• 27. Damiano Cunego, (ITA) Lampre-Farnese Vini, at 18:00
  • 28. Julien Elfares, (FRA) Cofidis, Le Credit En Ligne, at 18:00
  • 29. Dries Devenyns, (BEL) Quick Step, at 18:00
  • 30. Simon Spilak, (SLO) Lampre-Farnese Vini, at 29:00
  • 31. Christopher Horner, (USA) Team RadioShack, at 37:00
  • 32. Fabian Wegmann, (GER) Milram, at 41:00
  • 33. Staf Scheirlinckx, (BEL) Omega Pharma-Lotto, at 49:00
  • 34. , (NOR) Team Sky, at 55:00
  • 35. Pierrick Fedrigo, (FRA) BBox Bouygues Telecom, at 02:00
  • 36. Cyril Gautier, (FRA) BBox Bouygues Telecom, at 02:00
  • 37. Christian Knees, (GER) Milram, at 02:00
  • 38. Amaムl Moinard, (FRA) Cofidis, Le Credit En Ligne, at 02:00
  • 39. Julien Loubet, (FRA) Ag2r La Mondiale, at 02:00
  • 40. Jonathan Castroviejo Nicolas, (ESP) Euskaltel-Euskadi, at 02:00
  • 41. Arkaitz Duran Aroca, (ESP) Footon – Servetto – Fuji, at 11:00
  • 42. Ruben Perez Moreno, (ESP) Euskaltel-Euskadi, at 43:00
  • 43. Laszlo Bodrogi, (FRA) Team Katusha, at 43:00
  • 44. Josホ Ivan Gutierrez Palacios, (ESP) Caisse D’Epargne, at 43:00
  • 45. Anthony Geslin, (FRA) Française des Jeux, at 43:00
  • 46. Francisco Perez Sanchez, (ESP) Caisse D’Epargne, at 43:00
  • 47. Jens Voigt, (GER) Team Saxo Bank, at 43:00
  • 48. George Hincapie, (USA) BMC Racing Team, at 43:00
  • 49. Evgueny Petrov, (RUS) Team Katusha, at 43:00
  • 50. Marcus Eibegger, (AUT) Footon – Servetto – Fuji, at 43:00
  • 51. Walle Jurgen Van De, (BEL) Quick Step, at 43:00
  • 52. Tristan Valenttin, (FRA) Cofidis, Le Credit En Ligne, at 32:00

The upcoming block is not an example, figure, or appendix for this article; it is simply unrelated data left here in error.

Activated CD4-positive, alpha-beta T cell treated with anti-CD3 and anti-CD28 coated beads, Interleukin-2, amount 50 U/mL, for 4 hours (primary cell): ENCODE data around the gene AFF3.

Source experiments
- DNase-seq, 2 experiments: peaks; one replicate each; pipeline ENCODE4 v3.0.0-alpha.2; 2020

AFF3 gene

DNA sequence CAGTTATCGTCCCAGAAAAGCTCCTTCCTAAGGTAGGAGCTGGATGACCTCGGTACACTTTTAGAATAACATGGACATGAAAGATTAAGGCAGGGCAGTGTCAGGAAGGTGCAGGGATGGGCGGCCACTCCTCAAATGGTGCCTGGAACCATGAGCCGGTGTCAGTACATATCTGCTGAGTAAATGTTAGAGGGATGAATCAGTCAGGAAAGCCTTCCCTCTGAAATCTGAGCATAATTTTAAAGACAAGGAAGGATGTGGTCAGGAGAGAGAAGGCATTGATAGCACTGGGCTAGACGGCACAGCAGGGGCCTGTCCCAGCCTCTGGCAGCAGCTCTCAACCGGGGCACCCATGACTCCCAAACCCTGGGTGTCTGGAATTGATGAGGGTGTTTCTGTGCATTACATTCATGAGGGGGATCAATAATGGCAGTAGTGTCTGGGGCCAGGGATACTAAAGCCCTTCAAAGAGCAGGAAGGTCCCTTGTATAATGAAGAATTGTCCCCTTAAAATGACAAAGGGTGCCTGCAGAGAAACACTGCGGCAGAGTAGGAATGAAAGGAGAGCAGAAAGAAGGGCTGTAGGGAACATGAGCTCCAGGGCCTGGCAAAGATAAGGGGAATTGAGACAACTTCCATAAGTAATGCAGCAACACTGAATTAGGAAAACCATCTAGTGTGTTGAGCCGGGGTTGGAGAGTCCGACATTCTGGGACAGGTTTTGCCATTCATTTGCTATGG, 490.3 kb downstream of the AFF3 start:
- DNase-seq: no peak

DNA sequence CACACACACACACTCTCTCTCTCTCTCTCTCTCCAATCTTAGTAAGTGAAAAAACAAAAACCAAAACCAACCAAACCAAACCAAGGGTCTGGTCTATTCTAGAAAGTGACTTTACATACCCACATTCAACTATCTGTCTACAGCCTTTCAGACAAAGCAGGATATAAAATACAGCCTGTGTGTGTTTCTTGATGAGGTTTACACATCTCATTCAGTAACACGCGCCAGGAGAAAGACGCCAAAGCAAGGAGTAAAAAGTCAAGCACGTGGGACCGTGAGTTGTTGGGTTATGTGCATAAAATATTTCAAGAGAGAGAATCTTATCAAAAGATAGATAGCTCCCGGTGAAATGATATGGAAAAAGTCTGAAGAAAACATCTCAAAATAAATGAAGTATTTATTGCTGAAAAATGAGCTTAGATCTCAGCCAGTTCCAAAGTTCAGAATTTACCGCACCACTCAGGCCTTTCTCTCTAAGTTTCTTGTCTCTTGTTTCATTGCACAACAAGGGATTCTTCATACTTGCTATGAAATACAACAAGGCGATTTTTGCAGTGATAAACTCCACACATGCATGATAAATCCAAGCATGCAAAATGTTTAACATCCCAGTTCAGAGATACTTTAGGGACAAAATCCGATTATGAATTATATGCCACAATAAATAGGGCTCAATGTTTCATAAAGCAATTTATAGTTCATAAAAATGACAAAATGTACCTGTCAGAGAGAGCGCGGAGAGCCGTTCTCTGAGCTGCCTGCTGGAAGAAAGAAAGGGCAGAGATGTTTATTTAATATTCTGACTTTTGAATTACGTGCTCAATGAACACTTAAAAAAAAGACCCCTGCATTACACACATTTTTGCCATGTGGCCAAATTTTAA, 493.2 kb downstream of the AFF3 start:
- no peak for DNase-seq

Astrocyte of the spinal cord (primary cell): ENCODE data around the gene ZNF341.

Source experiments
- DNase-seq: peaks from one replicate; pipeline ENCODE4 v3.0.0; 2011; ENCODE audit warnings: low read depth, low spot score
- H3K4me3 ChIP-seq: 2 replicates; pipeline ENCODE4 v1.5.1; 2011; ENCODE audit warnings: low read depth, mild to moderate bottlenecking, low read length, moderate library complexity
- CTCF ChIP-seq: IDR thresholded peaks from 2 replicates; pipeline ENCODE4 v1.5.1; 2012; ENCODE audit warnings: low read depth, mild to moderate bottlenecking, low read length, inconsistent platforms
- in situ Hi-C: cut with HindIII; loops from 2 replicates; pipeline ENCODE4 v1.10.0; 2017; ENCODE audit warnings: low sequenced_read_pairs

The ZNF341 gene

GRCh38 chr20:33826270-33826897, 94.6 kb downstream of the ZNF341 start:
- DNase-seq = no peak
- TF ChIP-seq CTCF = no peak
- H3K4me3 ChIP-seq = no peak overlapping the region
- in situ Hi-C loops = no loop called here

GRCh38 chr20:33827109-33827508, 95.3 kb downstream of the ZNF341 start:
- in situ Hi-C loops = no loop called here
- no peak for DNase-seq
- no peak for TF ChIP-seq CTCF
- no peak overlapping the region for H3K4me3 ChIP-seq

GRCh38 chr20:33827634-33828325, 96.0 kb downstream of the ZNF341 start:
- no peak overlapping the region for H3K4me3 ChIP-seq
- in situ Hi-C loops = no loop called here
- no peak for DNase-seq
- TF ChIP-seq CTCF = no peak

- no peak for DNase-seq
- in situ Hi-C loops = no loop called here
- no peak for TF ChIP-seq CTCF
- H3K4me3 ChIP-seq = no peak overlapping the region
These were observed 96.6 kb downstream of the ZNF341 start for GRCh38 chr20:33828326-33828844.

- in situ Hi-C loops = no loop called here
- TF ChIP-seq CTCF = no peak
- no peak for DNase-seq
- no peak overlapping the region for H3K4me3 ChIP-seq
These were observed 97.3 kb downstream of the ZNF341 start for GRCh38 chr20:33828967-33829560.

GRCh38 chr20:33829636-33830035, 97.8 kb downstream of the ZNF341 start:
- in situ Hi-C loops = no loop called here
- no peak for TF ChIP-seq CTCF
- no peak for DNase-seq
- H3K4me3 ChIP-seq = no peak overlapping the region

• 53. Laurent Didier, (LUX) Team Saxo Bank, at 32:00
  • 54. Steven Kruijswijk, (NED) Rabobank Cycling Team, at 32:00
  • 55. Andrホ Steensen, (DEN) Team Saxo Bank, at 32:00
  • 56. Wesley Sulzberger, (AUS) Française des Jeux, at 32:00
  • 57. Svein Tuft, (CAN) Garmin-Transitions, at 51:00
  • 58. Diego Julissi, (ITA) Lampre-Farnese Vini, at 58:00
  • 59. Peter Stetina, (USA) Garmin-Transitions, at 46:00
  • 60. Dario Cioni, (ITA) Team Sky, at 46:00
  • 61. Bram Tankink, (NED) Rabobank Cycling Team, at 46:00
  • 62. Craig Lewis, (USA) HTC-Columbia, at 02:00
  • 63. Brent Bookwalter, (USA) BMC Racing Team, at 02:00
  • 64. Maxim Gourov, (KAZ) Astana, at 02:00
  • 65. Will Routley, (CAN) , at 02:00
  • 66. Danilo Wyss, (SUI) BMC Racing Team, at 02:00
  • 67. Brian Vandborg, (DEN) Liquigas-Doimo, at 02:00
  • 68. Danny Pate, (USA) Garmin-Transitions, at 02:00
  • 69. Franヘois Parisien, (CAN) , at 02:00
  • 70. Nicki Sorensen, (DEN) Team Saxo Bank, at 02:00
  • 71. David Le Lay, (FRA) Ag2r La Mondiale, at 02:00
  • 72. Michael Rogers, (AUS) HTC-Columbia, at 02:00
  • 73. Markel Irizar Aranburu, (ESP) Team RadioShack, at 02:00
  • 74. Nikita Eskov, (RUS) Team Katusha, at 02:00